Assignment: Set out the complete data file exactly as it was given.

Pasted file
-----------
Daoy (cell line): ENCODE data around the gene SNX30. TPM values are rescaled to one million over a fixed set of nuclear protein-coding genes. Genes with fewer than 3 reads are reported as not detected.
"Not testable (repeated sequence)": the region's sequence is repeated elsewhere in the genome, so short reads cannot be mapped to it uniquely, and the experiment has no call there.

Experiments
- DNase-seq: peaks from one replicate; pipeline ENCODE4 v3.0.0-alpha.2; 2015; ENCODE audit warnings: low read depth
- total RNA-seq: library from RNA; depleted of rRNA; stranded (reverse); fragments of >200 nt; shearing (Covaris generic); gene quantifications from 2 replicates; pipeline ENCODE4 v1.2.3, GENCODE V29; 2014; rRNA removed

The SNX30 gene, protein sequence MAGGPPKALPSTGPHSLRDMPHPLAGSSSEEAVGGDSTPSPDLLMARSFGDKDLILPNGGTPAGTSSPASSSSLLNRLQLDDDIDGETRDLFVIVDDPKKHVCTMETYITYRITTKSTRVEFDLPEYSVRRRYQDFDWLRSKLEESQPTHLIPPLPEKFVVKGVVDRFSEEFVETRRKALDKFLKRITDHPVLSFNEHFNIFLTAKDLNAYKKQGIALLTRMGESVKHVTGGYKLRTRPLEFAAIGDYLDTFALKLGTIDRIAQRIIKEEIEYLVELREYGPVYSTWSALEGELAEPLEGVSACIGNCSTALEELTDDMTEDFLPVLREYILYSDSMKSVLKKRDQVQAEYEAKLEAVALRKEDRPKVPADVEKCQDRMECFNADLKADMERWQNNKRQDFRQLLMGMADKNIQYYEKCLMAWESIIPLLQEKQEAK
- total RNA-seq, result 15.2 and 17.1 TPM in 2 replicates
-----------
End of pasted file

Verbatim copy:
Daoy (cell line): ENCODE data around the gene SNX30. TPM values are rescaled to one million over a fixed set of nuclear protein-coding genes. Genes with fewer than 3 reads are reported as not detected.
"Not testable (repeated sequence)": the region's sequence is repeated elsewhere in the genome, so short reads cannot be mapped to it uniquely, and the experiment has no call there.

Experiments
- DNase-seq: peaks from one replicate; pipeline ENCODE4 v3.0.0-alpha.2; 2015; ENCODE audit warnings: low read depth
- total RNA-seq: library from RNA; depleted of rRNA; stranded (reverse); fragments of >200 nt; shearing (Covaris generic); gene quantifications from 2 replicates; pipeline ENCODE4 v1.2.3, GENCODE V29; 2014; rRNA removed

The SNX30 gene, protein sequence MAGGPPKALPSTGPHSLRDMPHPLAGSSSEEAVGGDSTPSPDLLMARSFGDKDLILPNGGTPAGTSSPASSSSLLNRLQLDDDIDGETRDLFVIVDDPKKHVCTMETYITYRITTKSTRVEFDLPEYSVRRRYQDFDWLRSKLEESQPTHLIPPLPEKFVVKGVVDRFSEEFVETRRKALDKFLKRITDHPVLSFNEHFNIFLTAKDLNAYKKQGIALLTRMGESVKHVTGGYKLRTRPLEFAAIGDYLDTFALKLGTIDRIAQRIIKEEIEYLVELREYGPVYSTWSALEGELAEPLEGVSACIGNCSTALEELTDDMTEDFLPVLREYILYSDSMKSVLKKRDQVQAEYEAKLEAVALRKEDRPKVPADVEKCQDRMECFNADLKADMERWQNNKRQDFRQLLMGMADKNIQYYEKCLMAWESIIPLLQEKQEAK
- total RNA-seq, result 15.2 and 17.1 TPM in 2 replicates